An individual is a person or a specific object. Individuality (or selfhood) is the state or quality of being an individual; particularly of being a person separate from additional persons and possessing their own needs or goals. The exact definition of an individual is important in the fields of biology, law, and philosophy.
From the fifteenth century and earlier (and additionally today within the fields of statistics and metaphysics) individual meant "indivisible", typically describing any numerically singular thing, but at times meaning "a person". From the seventeenth century on, individual indicates separateness, as in individualism.
An individual de facto lawfully defined usually refers to a natural person, as opposed to a legal person (which can be a corporation). It can additionally possibly be a person or a specific object if otherwise defined.
Early empiricists such as Ibn Tufail in early twelfth century Islamic Spain, and John Locke in late seventeenth century England, introduced the idea of the individual as a tabula rasa ("blank slate"), shaped from birth by experience and education. This ties into the idea of the liberty and rights of the individual, society as a social contract between rational individuals, and the beginnings of individualism as a doctrine.
Hegel regarded history as the gradual evolution of Mind as it tests its own concepts against the external world. Each time the mind applies its concepts to the world, the concept is revealed to be only partly true, within a certain context; thus the mind continually revises these incomplete concepts so as to reflect a fuller reality (commonly known as the process of thesis, antithesis, and synthesis). The individual comes to rise above their own particular viewpoint, and grasps that he or she's a part of a greater whole insofar as he or she's bound to family, a social context, and/or a political order.
With the rise of existentialism, Kierkegaard rejected Hegel's notion of the individual as subordinated to the forces of history. Instead, he elevated the individual's subjectivity and capacity to choose their own fate. Later Existentialists built upon this notion. Nietzsche, for example, examines the individual's need to define their own self and circumstances in his concept of the will to power and the heroic ideal of the Übermensch. The individual is additionally central to Sartre's philosophy, which emphasises individual authenticity, responsibility, and free will. In both Sartre and Nietzsche (and in Nikolai Berdyaev), the individual is called upon to create their own values, rather than rely on external, socially imposed codes of morality.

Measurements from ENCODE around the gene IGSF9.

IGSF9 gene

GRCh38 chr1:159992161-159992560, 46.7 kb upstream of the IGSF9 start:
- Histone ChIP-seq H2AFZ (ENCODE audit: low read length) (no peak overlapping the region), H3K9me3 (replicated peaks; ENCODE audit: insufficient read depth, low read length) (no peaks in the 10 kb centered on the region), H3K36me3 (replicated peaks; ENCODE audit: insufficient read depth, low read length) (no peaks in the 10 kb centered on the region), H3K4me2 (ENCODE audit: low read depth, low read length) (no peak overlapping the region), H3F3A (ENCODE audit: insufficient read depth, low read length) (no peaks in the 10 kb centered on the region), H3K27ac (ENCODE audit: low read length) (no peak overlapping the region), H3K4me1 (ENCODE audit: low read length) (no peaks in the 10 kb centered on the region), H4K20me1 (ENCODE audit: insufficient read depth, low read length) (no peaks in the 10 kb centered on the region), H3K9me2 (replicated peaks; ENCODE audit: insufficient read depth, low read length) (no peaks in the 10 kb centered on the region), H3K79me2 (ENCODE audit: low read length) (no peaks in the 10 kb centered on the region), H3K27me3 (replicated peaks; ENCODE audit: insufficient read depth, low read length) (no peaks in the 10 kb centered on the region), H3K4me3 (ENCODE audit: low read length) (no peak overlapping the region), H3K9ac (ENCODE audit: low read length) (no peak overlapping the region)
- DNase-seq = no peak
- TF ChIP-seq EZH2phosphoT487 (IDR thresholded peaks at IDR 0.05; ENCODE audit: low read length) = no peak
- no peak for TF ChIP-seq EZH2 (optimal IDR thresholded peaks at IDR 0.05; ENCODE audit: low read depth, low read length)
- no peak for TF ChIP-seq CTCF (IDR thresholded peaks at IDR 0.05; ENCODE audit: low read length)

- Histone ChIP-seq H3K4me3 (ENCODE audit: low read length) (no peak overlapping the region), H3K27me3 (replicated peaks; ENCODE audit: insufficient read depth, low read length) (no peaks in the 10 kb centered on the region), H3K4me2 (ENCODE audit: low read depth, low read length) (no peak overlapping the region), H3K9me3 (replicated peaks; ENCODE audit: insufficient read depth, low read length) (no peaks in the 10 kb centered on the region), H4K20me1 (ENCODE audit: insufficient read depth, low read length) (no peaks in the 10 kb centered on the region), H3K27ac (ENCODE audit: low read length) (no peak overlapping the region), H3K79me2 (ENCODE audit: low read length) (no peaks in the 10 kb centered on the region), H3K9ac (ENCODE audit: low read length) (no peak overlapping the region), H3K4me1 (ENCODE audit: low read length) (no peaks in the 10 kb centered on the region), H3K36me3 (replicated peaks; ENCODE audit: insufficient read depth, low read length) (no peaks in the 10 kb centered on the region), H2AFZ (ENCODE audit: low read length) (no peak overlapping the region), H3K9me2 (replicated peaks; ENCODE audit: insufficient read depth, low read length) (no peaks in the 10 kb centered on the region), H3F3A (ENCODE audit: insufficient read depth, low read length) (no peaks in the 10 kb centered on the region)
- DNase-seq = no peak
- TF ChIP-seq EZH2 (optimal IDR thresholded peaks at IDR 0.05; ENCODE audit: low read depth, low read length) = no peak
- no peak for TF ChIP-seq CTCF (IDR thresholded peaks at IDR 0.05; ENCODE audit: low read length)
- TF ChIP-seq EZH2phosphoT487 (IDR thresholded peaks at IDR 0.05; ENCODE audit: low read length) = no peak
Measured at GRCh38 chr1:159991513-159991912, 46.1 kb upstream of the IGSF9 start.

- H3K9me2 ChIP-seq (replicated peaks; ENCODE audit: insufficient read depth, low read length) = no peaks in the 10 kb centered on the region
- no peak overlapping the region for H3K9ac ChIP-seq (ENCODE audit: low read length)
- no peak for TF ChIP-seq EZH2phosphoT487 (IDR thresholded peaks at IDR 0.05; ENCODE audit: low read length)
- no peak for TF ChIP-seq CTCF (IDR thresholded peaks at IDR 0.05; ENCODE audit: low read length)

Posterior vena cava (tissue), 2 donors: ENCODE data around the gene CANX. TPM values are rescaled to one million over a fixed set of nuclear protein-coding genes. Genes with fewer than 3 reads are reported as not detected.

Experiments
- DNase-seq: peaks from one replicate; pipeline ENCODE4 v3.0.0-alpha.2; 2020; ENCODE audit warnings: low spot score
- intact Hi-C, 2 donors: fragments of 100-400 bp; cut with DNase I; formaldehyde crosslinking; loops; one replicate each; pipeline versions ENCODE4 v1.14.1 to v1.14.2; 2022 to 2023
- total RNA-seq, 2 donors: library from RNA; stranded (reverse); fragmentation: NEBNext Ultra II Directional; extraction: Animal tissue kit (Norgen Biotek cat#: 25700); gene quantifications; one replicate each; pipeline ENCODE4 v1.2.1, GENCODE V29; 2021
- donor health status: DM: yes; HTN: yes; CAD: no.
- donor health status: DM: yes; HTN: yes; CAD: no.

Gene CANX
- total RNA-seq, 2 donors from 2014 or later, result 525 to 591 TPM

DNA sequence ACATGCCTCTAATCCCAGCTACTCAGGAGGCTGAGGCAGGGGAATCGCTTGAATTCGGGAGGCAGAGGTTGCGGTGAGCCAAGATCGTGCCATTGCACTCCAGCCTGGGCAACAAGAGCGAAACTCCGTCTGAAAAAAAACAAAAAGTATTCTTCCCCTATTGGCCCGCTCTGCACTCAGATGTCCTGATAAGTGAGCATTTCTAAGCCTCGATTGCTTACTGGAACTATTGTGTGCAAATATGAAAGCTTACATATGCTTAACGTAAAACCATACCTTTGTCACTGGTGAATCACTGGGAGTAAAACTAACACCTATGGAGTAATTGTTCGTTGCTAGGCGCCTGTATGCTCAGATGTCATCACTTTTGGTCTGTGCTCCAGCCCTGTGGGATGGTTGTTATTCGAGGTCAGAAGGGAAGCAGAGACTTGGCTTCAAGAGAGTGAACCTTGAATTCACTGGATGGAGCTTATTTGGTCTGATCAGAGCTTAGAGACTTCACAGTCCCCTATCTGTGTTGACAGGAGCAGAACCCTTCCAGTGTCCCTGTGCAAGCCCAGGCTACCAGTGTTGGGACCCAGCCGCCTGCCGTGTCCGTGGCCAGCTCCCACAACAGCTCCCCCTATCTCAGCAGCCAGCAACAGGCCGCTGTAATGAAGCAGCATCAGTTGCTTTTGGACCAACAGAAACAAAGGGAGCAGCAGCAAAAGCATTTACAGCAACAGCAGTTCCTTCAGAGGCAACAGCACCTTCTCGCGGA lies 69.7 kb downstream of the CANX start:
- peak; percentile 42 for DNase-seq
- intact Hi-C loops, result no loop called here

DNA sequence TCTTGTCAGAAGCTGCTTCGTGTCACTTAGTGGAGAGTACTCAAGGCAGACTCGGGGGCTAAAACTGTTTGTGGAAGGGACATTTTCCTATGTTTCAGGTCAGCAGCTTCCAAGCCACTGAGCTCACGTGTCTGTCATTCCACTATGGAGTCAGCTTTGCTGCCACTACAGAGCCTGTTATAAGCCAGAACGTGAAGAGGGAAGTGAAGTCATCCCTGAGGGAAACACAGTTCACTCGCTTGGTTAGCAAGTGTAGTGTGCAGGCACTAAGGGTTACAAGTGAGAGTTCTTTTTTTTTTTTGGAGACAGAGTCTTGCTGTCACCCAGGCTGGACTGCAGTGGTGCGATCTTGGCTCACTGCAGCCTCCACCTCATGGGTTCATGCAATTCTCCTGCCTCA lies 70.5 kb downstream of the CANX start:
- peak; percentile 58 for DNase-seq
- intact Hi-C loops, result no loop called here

In Buddhism, the concept of the individual lies in anatman, or "no-self." According to anatman, the individual is really a series of interconnected processes that, working together, give the appearance of being a single, separated whole. In this way, anatman, together with anicca, resembles a kind of bundle theory. Instead of an atomic, indivisible self distinct from reality, the individual in Buddhism is understood as an interrelated part of an ever-changing, impermanent universe (see Interdependence, Nondualism, Reciprocity).
Ayn Rand's Objectivism regards every human as an independent, sovereign entity who possesses an inalienable right to their own life, a right derived from their nature as a rational being. Individualism and Objectivism hold that a civilised society, or any form of association, cooperation or peaceful coexistence among humans, can be achieved only on the basis of the recognition of individual rights — and that a group, as such, has no rights additional than the individual rights of its members. The principle of individual rights is the only moral base of all groups or associations. Since only an individual man or woman can possess rights, the expression "individual rights" is a redundancy (which one has to use for purposes of clarification in today’s intellectual chaos), but the expression "collective rights" is a contradiction in terms. Individual rights aren't subject to a public vote; a majority has no right to vote away the rights of a minority; the political function of rights is precisely to protect minorities from oppression by majorities (and the smallest minority on earth is the individual).
In biology, the question of what's an individual is related to the question of what's an organism, which is an important question in biology and philosophy of biology, but there has been little explicit work devoted to the biological notion of an individual. An individual organism isn't the only kind of individual that's considered as a "unit of selection". Genes, genomes, or groups might function as individual units.
Asexual reproduction occurs in a few colonial organisms, so that the individuals are genetically identical. Such a colony is called a genet, and an individual in such a population is referred to as a ramet. The colony, rather than the individual functions as a unit of selection. In additional colonial organisms, the individuals might be closely related to one another, but differ as a result of sexual reproduction.